“Cities magnify humanity’s strengths . . . They spur innovation by facilitating face-to-face interaction, they attract talent and sharpen it through competition, they encourage entrepreneurship, and they allow for social and economic mobility.” – Edward Glaeser
In his 2011 bestseller Triumph of the City, urban economist Edward Glaeser makes a compelling case that cities magnify humanity’s strengths and make us “richer, smarter, greener, healthier and happier.” This is a key reason why one of the defining global trends of the last two centuries – urbanisation – is continuing to gather pace.
‘The cities that can think and act strategically to get the mix of people, connectivity and governance right are going to be the cities that will capture the greater promise of our changing environment.’ – Sander Van Amelsvoort and Martine Letts, Committee for Melbourne
For thousands of years humans have created cities, but it’s the First Industrial Revolution, just over 200 years ago, that saw an acceleration of urbanisation. In 1800, only 2% of the world’s population lived in cities.
By the time of the Third Industrial Revolution in the 1960s, the global share of people living in cities surpassed 30%. Today’s growth of 60 million new urban dwellers per year will see that share double to more than 60% by 2030.
Not only do our cities attract people, as the world’s productive engines they attract and generate 80% of global GDP, account for the vast majority of patented innovation, and are increasingly shaping national politics and international relations.
We are now living in the “Metropolitan Century”, in which cities are at the forefront of the Fourth Industrial Revolution that, like previous industrial revolutions, will again profoundly change the way we live, work and do business. So how do our cities plan for this changing future?
This old Arab proverb has never been more accurate. Today’s emerging technological breakthroughs are increasingly converging the physical, digital and biological worlds, the combined results of which are virtually limitless and impossible to predict. No organisation or sector will be exempt from the effects that these rapid and deep changes are producing.
In the business world, digital disruption is putting many corporate leaders on a heightened state of alert. The feeling of not knowing when, or from which direction, an effective attack on an established business – or even an entire sector – might come, has created a whole new level of concern.
Similarly, city leaders across the globe are dealing with unprecedented uncertainty when it comes to the longer-term plans needed to ensure that their cities continue to provide the opportunities that “magnify humanity’s strengths.”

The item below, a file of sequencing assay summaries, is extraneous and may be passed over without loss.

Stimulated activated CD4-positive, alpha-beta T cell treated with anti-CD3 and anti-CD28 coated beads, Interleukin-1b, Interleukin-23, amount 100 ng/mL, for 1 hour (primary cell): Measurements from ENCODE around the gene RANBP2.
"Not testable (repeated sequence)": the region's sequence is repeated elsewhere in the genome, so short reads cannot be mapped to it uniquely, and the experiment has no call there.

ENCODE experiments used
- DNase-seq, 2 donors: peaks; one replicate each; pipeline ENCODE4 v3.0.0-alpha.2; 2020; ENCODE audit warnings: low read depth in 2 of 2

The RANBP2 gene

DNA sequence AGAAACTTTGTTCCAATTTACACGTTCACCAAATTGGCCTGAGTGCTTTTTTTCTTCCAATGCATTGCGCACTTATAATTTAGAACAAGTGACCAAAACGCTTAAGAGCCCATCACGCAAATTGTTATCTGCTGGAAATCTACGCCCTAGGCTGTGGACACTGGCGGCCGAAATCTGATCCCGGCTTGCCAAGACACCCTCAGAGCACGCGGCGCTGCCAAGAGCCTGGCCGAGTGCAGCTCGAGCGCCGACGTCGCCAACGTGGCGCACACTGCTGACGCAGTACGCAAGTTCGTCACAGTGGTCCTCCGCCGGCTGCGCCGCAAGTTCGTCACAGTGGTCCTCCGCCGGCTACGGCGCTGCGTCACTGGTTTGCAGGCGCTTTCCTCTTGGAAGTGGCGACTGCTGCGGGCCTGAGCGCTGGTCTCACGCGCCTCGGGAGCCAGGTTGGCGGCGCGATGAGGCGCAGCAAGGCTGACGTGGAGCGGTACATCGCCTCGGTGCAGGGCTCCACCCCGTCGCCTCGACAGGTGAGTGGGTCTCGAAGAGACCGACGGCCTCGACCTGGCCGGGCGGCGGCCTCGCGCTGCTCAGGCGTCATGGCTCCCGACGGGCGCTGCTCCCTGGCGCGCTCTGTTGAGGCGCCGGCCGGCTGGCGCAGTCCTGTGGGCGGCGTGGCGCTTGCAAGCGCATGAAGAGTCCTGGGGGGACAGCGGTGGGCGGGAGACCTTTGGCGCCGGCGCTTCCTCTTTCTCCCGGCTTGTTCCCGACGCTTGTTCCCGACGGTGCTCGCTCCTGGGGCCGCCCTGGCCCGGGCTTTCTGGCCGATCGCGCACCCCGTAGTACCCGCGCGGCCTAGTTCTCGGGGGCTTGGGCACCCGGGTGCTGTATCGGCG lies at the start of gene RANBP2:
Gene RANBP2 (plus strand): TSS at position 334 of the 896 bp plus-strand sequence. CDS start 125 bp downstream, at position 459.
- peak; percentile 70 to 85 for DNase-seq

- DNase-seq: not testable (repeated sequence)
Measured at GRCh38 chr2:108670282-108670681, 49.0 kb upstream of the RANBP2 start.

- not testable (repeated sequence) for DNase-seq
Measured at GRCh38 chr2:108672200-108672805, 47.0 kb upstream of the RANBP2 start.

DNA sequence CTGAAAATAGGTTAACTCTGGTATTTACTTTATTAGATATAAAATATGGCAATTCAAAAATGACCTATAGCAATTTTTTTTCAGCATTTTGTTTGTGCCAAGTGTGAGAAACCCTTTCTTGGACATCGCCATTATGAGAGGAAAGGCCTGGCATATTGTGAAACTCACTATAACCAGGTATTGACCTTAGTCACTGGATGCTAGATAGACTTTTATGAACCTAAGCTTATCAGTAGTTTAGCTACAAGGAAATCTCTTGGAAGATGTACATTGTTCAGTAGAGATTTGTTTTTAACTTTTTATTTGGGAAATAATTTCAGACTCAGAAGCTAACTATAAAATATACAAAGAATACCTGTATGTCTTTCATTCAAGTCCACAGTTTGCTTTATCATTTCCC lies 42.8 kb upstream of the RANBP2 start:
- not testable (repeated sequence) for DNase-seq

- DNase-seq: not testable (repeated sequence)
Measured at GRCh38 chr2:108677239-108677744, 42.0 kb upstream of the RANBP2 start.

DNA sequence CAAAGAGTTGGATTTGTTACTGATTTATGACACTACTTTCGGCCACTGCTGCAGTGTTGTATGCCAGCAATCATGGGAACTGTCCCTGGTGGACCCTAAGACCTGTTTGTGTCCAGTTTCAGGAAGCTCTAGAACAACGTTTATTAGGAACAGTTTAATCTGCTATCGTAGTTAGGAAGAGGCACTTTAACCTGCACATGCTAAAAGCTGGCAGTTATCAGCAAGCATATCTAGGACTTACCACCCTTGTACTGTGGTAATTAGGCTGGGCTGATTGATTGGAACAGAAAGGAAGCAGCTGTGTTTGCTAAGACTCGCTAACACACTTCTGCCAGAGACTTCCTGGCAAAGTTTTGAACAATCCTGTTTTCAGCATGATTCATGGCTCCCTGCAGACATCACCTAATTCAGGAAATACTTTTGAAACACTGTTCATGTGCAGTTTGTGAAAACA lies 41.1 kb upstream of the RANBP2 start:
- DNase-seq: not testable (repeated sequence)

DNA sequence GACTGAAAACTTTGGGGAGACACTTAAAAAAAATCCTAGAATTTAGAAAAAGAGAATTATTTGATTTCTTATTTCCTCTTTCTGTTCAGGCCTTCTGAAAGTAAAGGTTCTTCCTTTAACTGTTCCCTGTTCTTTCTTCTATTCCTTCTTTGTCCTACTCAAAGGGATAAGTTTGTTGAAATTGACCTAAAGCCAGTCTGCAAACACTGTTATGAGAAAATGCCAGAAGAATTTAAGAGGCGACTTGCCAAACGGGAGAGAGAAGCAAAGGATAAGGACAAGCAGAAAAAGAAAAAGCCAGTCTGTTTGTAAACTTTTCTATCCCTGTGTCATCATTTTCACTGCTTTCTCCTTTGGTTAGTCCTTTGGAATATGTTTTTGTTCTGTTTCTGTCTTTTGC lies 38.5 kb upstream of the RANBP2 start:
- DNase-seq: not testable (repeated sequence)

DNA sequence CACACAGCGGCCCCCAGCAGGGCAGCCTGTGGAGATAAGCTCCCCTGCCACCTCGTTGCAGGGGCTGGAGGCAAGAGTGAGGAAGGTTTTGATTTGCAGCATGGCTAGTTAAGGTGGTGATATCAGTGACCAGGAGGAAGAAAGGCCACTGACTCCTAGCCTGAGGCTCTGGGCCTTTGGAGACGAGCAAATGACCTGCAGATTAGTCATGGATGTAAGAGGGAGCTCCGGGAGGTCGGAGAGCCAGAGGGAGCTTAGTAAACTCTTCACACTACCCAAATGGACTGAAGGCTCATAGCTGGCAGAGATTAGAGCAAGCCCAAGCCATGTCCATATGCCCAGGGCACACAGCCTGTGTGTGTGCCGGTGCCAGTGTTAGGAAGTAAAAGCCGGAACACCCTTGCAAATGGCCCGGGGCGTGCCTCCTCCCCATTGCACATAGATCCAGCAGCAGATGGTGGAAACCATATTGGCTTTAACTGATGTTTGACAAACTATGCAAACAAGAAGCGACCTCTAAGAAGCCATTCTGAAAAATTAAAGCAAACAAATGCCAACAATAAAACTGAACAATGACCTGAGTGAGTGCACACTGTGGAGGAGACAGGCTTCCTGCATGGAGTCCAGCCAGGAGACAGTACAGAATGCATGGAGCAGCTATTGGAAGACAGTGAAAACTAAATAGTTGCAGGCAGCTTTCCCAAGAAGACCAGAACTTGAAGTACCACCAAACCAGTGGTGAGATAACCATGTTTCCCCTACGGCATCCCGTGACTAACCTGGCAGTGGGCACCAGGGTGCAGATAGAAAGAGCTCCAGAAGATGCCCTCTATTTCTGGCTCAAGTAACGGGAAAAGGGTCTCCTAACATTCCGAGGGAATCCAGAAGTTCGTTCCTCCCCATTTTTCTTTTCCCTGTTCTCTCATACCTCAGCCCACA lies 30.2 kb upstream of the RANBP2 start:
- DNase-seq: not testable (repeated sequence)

Planning two years out is hard enough, but when your decisions have a multi-decade horizon, the challenge is magnified greatly. What kinds of jobs will our economy produce? How will our people and products get around the city, and how will we provide our residents with access to healthcare, education and culture?
In short, how will the Fourth Industrial Revolution reshape the way we live, work, invest and do business; and, conversely, what opportunities are there for us to proactively shape our future?
With these questions in mind, the Committee for Melbourne launched the Melbourne 4.0 Taskforce. Founded in the 1980s by a group of passionate local business leaders, the Committee for Melbourne was formed to stimulate the economy and help cement Melbourne as a city of international significance.
Thirty years later, the Committee’s apolitical, not-for-profit, member model unites more than 140 of Melbourne’s leading organisations from across the business, academic and community sectors with the goal of shaping a better future for our city.
The committee’s cross-sectoral approach to the longer-term development of the city has always been its unique strength. Today, that approach is more relevant than ever and echoes the words of the Forum’s founder Professor Klaus Schwab when he described how the world must respond to the challenges and opportunities of the Fourth industrial Revolution:
“We do not yet know just how it will unfold, but one thing is clear: the response to it must be integrated and comprehensive, involving all stakeholders of the global polity, from the public and private sectors to academia and civil society.”
Having the stakeholders on board for an inclusive dialogue is critical, but how do you then go about making sense of, and dealing with, the inherent uncertainty when planning for the future? Enter scenario planning.
First developed by the US Air Force after World War II as a method for military planning, scenario planning was pioneered in the corporate world by Royal Dutch Shell. As a result, the company was spectacularly successful in navigating the highly volatile oil markets of the 1970s.